Selective Coordination

More than ever, today’s electrical systems are one of the most important part of any office building, industrial plant, hospital or other facility.  A major blackout cannot be tolerated.  For this reason, selective coordination is critical, and required by the NEC®, for some installations.  The following address Code requirements for selective coordination and other related areas.

Here is a checklist for assuring compalince with 2014 NFPA, National Electrical Code requirements for selwective coordiantion found in articles 620, 645, 695, 700, 701, 708 and "coordination" per article 517.

Online Selective Coordination Designer v1.0 tool

Visit this web page for details on this online design tool that greatly simplifies the selective coordination design process, including coordination between fuses and upstream Eaton circuit breakers.

Selective coordination enforcement

An article from the July-August 2010 issue of the IAEI NEWS covers selective coordination enforcement and overcurrent protective device basics. This article was written by Tim Crnko, Manager, Eaton's Bussmann Division Training and Technical Services.

Selective coordination increases reliability

The 2005 and 2008 National Electrical Code (NEC®) expanded the mandatory requirements for overcurrent protective device selective coordination to include power circuits supplying vital life-safety loads and national security/public safety power systems.

This article by Tim Crnko, Manager, Training and Technical Services provides insight into the need for selective coordination.

Why selective coordination is mandatory

National Electrical Code requirements for selective coordination are mandatory for certain electrical systems where maximum reliability of power is critical.  The materials included in this section provide insight into the relationship between selective coordination, system reliability and life safety.  The reasoning for why selective coordination is mandatory.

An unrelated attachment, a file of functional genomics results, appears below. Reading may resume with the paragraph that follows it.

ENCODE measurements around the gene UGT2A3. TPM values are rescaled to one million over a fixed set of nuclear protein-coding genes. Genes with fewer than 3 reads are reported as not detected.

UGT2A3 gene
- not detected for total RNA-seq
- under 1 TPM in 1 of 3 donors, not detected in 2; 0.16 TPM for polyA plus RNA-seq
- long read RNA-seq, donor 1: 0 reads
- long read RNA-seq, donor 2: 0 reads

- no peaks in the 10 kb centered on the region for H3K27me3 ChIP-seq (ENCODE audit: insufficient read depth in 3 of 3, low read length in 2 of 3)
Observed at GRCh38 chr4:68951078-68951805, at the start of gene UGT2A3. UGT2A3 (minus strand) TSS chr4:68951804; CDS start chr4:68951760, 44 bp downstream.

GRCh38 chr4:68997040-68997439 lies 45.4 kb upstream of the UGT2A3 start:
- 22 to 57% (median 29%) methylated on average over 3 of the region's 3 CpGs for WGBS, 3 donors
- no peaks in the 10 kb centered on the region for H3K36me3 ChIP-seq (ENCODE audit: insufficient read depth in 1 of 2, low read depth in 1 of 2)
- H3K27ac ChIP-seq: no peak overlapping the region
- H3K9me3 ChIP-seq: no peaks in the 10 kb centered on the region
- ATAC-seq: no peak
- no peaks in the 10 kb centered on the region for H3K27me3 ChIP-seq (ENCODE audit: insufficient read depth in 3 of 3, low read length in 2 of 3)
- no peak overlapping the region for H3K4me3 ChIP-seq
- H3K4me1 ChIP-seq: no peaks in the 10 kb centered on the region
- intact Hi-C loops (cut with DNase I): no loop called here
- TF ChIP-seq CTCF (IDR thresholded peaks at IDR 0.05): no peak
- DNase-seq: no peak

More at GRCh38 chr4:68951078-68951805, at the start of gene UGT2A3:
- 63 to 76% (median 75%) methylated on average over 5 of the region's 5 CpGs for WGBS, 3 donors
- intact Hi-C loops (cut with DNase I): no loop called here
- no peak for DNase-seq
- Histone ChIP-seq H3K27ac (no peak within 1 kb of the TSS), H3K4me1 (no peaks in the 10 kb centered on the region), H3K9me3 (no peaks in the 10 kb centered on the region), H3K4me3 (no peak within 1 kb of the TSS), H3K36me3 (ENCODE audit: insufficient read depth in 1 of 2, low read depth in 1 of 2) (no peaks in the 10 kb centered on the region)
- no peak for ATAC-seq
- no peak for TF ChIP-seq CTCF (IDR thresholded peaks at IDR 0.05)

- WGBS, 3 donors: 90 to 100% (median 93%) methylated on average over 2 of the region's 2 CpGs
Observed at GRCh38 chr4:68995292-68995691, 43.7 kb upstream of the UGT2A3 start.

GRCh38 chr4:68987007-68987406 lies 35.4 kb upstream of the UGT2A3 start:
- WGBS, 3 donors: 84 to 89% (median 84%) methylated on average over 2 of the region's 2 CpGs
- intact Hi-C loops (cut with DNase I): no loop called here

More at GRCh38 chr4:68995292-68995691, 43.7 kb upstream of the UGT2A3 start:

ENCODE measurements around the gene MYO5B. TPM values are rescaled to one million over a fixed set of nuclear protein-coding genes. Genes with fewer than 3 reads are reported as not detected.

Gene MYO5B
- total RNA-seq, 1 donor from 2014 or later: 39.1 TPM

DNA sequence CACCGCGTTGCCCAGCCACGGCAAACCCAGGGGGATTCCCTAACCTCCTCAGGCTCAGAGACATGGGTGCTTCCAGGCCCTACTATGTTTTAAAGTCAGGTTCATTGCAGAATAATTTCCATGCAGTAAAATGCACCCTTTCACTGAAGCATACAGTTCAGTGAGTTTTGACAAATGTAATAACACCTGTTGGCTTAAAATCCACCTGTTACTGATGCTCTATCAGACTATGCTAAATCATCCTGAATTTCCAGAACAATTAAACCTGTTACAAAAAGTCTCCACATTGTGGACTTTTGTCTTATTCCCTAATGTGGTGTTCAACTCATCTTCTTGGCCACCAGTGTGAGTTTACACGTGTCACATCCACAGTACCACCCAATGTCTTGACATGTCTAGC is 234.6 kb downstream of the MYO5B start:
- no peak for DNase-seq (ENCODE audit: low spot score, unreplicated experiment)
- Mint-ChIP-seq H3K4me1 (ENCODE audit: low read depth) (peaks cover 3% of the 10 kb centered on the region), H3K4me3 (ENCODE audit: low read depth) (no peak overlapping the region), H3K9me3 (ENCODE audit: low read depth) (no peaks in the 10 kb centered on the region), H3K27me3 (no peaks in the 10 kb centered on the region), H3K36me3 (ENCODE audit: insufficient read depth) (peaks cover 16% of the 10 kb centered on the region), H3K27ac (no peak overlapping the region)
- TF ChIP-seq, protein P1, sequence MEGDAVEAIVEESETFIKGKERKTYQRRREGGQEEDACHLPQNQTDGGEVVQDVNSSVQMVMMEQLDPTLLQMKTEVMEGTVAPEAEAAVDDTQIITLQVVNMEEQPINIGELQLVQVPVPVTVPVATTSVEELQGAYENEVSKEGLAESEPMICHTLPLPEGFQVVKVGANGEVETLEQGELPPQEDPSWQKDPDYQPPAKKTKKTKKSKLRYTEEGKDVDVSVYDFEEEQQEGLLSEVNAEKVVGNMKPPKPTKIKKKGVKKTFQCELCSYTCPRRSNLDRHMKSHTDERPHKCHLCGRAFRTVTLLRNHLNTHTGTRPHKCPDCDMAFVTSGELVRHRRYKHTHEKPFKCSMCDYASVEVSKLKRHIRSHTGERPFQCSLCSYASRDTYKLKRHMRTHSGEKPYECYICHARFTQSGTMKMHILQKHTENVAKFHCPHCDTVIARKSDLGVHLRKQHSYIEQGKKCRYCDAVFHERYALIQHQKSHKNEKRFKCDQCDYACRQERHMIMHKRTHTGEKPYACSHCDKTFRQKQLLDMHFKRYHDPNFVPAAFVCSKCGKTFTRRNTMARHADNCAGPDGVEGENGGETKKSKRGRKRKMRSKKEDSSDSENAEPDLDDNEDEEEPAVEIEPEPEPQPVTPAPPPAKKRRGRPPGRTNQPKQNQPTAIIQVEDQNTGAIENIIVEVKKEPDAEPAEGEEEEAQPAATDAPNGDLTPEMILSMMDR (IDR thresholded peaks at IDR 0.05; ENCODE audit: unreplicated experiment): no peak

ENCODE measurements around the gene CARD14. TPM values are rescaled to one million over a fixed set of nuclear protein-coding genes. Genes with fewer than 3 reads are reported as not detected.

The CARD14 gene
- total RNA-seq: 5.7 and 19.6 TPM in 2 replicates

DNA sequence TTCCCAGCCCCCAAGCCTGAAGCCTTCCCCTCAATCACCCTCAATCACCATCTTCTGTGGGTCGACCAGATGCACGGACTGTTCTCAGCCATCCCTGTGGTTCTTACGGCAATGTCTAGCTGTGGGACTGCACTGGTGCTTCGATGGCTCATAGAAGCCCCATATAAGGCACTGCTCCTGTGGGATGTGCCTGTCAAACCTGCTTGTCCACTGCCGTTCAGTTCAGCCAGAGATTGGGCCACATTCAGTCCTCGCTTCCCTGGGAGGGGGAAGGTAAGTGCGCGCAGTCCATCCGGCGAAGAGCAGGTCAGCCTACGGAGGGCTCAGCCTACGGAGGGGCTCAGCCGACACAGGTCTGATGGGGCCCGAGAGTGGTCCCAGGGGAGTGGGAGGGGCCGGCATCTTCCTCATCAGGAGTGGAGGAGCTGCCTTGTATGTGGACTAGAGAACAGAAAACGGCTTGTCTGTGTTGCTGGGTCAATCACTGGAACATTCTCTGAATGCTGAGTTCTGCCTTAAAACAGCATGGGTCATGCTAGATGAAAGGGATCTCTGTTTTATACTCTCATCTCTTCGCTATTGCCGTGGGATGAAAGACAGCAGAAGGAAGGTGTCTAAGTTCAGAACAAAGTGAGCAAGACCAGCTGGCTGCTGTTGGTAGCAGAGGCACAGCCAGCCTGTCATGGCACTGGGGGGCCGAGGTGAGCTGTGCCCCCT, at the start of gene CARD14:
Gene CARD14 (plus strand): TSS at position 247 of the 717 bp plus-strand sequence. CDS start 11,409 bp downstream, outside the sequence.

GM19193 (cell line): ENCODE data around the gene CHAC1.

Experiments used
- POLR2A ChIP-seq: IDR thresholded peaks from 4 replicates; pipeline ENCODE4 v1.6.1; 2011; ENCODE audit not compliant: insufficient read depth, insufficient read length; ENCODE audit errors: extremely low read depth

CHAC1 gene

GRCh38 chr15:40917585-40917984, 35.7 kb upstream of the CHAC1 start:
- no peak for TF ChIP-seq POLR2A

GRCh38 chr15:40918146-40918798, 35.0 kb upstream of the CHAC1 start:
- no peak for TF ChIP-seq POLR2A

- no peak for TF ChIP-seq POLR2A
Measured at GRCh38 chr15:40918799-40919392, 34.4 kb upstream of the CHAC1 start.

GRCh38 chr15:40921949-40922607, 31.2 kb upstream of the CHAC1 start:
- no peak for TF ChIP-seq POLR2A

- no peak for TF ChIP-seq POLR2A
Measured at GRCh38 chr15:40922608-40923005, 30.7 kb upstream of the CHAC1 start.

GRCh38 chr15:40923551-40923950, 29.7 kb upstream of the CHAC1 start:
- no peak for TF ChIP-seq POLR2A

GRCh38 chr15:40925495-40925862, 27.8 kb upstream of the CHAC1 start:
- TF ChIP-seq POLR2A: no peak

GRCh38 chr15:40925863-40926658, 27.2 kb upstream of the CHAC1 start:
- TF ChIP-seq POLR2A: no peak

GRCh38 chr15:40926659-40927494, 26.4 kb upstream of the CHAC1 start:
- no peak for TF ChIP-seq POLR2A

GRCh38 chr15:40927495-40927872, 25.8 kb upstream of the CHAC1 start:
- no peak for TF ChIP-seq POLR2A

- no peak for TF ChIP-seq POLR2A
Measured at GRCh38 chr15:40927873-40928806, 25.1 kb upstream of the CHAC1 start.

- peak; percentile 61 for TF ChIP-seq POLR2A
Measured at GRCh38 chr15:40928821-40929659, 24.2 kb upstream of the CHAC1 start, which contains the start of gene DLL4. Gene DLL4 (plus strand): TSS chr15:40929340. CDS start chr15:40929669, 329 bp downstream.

Understanding selective coordination

This excerpt from Bussmann Division's 2008 SPD covers basic and advanced topics related to system coordination.  Information is presented as an aid to understanding selective coordination of overcurrent protective devices.

Selective coordination articles

Articles on Selective Coordination including third party articles published in IAEI News and the necdigest provide important insight into the requirements and design of selectively coordinated systems, and the electrical systems where they are required.

Selective coordination code requirements

The 2008 edition of the NEC® includes selective coordination requirements for Elevator Circuits, Emergency Systems, Legally Required Standby Systems, and Health Care Facilities found in the 2005 NEC® as well as additional requirements for Critical Operations Power Systems (COPS).  Detailed information on these systems and the 2008 Code requirements can be found in this document.

Quik-Spec Coordination Panelboard (QSCP)

The Bussmann series Quik-Spec™ Coordination Panelboard was designed specifically to meet the various code requirements for selective coordination in a fully fused system.

Available with up to 400 Amps for a 600Vac or less system with up to 200kA SCCR, this panelboard features ampacity rejecting branch circuit disconnects up to 100amps.

Fuse to fuse and fuse to circuit breaker coordination ratios

This application note contains tested fuse and circuit breaker combinations that deliver selective coordiation between downstream Bussmann series fuses and upstream Bussmann series fues and Eaton circuit breakers.

2008 NEC® coordination updates

The 2008 edition of the NEC® contains all the requirements from 2005 with additional stipulations for Critical Operations Power Systems (COPS).  This document covers all the relevant Code sections and how to comply with all 2008 Selective Coordination requirements.

Selective coordination and system reliability

This article addresses the role of the overcurrent protective device in system reliability.

Sample coordination study

A coordination study requires considering many electrical system components. This sample study covers fuses, transformers, conductors and others.